For good or for bad, T’Pau will always be associated with their Number One hit China In Your Hand, a seminal power ballad which spent five weeks at the top of the UK charts, but in actual fact this legendary song only just made the album.
“China In Your Hand was an accident, it wasn’t finished when we got our record deal and no-one had heard it. We got our record deal based on Heart and Soul and Valentine and I Will Be With You, tracks like that.
We were in the studio with [producer] Roy Thomas Baker and one track wasn’t working out, so he said, ‘Have you got anything else?’
“Ronnie and I had started this song, just on the piano with the vocals, and I had the cassette on my pocket, gave it to Roy and he said, ‘That is a great song!’. So it was an emergency rescue song.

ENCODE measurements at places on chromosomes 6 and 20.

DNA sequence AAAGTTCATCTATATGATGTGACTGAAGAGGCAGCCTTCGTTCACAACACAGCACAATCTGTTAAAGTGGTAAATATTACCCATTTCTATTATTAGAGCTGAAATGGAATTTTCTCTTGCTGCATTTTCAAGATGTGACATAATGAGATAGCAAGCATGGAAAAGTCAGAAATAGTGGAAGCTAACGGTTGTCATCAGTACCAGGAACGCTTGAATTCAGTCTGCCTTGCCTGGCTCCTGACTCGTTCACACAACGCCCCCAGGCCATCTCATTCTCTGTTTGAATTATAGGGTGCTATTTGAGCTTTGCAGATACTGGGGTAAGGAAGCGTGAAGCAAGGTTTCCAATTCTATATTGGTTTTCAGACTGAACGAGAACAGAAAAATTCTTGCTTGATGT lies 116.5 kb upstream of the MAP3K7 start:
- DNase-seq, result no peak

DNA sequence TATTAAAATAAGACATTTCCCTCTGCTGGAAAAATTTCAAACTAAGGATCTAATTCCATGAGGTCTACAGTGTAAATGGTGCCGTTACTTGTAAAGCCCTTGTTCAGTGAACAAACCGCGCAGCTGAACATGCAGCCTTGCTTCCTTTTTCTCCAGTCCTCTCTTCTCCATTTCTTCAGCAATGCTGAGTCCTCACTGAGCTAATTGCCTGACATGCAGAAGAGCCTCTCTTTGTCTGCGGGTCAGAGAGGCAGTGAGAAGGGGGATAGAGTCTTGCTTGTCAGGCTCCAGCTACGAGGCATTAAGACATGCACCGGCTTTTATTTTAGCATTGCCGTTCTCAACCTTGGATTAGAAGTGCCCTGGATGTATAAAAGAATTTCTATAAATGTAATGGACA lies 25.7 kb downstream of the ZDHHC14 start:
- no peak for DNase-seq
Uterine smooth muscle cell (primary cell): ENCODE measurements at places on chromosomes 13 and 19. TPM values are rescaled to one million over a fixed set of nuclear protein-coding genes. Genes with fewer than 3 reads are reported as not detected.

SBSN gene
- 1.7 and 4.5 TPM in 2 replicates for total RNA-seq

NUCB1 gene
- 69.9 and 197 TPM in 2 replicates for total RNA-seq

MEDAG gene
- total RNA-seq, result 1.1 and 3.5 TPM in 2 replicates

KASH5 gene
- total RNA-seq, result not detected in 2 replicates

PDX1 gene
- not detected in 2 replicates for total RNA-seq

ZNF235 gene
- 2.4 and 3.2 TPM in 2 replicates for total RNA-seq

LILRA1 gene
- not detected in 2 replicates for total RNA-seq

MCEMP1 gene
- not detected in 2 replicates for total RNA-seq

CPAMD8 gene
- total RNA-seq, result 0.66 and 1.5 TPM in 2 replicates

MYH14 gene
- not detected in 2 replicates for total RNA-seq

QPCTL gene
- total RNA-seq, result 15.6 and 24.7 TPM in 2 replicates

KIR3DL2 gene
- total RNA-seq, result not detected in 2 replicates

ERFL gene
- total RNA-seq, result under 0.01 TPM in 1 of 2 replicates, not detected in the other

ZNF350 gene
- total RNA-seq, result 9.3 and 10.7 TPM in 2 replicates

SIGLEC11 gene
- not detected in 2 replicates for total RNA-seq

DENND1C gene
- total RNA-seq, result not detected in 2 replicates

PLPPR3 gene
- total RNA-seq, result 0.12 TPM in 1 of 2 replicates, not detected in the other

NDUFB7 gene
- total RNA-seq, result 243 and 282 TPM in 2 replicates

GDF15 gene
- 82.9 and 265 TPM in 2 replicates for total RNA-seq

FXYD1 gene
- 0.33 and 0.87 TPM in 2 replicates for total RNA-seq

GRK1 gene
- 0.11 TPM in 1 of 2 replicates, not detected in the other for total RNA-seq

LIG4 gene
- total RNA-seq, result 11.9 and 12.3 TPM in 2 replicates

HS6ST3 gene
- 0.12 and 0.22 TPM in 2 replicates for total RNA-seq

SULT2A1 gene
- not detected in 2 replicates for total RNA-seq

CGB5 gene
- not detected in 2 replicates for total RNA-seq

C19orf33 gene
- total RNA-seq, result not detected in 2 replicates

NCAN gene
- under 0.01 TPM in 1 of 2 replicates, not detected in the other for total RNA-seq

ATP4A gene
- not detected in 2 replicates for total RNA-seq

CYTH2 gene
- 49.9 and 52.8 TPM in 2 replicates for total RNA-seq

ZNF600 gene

“Other times we’d go into the studio and say, ‘Wait until you hear this!’ and it’s been a massive flop. You just can’t figure it out. With fairly few exceptions, most of the songs I’ve put out as singles I’m very proud of and I’m very disappointed if they’re overlooked. I’m confident in my choices, but the public don’t always agree with you.”
But has the legacy of China In Your Hand proved a burden to live up to?
“It’s not a burden because it’s provided me with an amazing career, and it’s considered a pop classic, so that’s a great compliment, but it’s annoying being distilled down to one song when we have so much more to offer.
“For example, and I’m not just saying this, I think Pleasure & Pain is our best album, I don’t think there’s a duff track on there and there are on our other albums, but it will never get the attention that Bridge of Spies got
“People will never get to make those decisions about those songs, because I don’t get on the radio with them, I don’t get on television with them, the level of interest isn’t there any more, and that’s really frustrating because they’re great songs and I’m incredibly proud of them.